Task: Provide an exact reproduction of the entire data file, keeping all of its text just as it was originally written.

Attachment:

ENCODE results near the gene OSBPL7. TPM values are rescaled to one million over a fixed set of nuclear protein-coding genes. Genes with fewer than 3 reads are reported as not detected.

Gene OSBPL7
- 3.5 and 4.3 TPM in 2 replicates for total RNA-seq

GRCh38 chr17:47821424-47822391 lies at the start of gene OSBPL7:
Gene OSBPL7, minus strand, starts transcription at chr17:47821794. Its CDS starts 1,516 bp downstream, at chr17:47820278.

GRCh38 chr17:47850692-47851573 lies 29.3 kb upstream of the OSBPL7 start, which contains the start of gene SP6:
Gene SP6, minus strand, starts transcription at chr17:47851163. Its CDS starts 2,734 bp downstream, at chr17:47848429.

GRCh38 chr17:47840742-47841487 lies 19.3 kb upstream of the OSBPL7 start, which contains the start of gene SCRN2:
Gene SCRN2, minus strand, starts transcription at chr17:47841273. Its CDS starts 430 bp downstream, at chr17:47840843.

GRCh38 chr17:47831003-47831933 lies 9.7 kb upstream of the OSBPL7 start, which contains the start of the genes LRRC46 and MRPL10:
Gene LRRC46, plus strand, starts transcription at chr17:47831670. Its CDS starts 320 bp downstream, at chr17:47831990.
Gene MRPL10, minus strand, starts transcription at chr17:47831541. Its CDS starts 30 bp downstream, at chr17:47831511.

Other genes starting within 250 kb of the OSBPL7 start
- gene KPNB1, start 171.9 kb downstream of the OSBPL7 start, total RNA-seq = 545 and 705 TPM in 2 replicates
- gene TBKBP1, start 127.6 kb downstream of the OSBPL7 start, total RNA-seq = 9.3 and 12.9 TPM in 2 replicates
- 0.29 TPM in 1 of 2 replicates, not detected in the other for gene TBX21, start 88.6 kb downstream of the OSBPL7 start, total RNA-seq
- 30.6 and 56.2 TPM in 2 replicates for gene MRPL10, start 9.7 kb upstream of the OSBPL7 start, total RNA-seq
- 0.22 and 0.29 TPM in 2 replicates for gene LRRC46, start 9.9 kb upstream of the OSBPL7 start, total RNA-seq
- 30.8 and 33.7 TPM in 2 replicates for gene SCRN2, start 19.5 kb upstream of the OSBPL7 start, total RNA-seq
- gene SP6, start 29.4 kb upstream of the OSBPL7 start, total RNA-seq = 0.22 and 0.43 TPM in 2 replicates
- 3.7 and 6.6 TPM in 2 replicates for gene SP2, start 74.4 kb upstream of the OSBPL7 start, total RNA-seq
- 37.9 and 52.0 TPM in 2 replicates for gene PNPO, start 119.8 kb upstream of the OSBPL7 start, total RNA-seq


ENCODE results near the gene OSBPL7. TPM values are rescaled to one million over a fixed set of nuclear protein-coding genes. Genes with fewer than 3 reads are reported as not detected.

Gene OSBPL7
- 3.5 and 4.3 TPM in 2 replicates for total RNA-seq

GRCh38 chr17:47821424-47822391 lies at the start of gene OSBPL7:
Gene OSBPL7, minus strand, starts transcription at chr17:47821794. Its CDS starts 1,516 bp downstream, at chr17:47820278.

GRCh38 chr17:47850692-47851573 lies 29.3 kb upstream of the OSBPL7 start, which contains the start of gene SP6:
Gene SP6, minus strand, starts transcription at chr17:47851163. Its CDS starts 2,734 bp downstream, at chr17:47848429.

GRCh38 chr17:47840742-47841487 lies 19.3 kb upstream of the OSBPL7 start, which contains the start of gene SCRN2:
Gene SCRN2, minus strand, starts transcription at chr17:47841273. Its CDS starts 430 bp downstream, at chr17:47840843.

GRCh38 chr17:47831003-47831933 lies 9.7 kb upstream of the OSBPL7 start, which contains the start of the genes LRRC46 and MRPL10:
Gene LRRC46, plus strand, starts transcription at chr17:47831670. Its CDS starts 320 bp downstream, at chr17:47831990.
Gene MRPL10, minus strand, starts transcription at chr17:47831541. Its CDS starts 30 bp downstream, at chr17:47831511.

Other genes starting within 250 kb of the OSBPL7 start
- gene KPNB1, start 171.9 kb downstream of the OSBPL7 start, total RNA-seq = 545 and 705 TPM in 2 replicates
- gene TBKBP1, start 127.6 kb downstream of the OSBPL7 start, total RNA-seq = 9.3 and 12.9 TPM in 2 replicates
- 0.29 TPM in 1 of 2 replicates, not detected in the other for gene TBX21, start 88.6 kb downstream of the OSBPL7 start, total RNA-seq
- 30.6 and 56.2 TPM in 2 replicates for gene MRPL10, start 9.7 kb upstream of the OSBPL7 start, total RNA-seq
- 0.22 and 0.29 TPM in 2 replicates for gene LRRC46, start 9.9 kb upstream of the OSBPL7 start, total RNA-seq
- 30.8 and 33.7 TPM in 2 replicates for gene SCRN2, start 19.5 kb upstream of the OSBPL7 start, total RNA-seq
- gene SP6, start 29.4 kb upstream of the OSBPL7 start, total RNA-seq = 0.22 and 0.43 TPM in 2 replicates
- 3.7 and 6.6 TPM in 2 replicates for gene SP2, start 74.4 kb upstream of the OSBPL7 start, total RNA-seq
- 37.9 and 52.0 TPM in 2 replicates for gene PNPO, start 119.8 kb upstream of the OSBPL7 start, total RNA-seq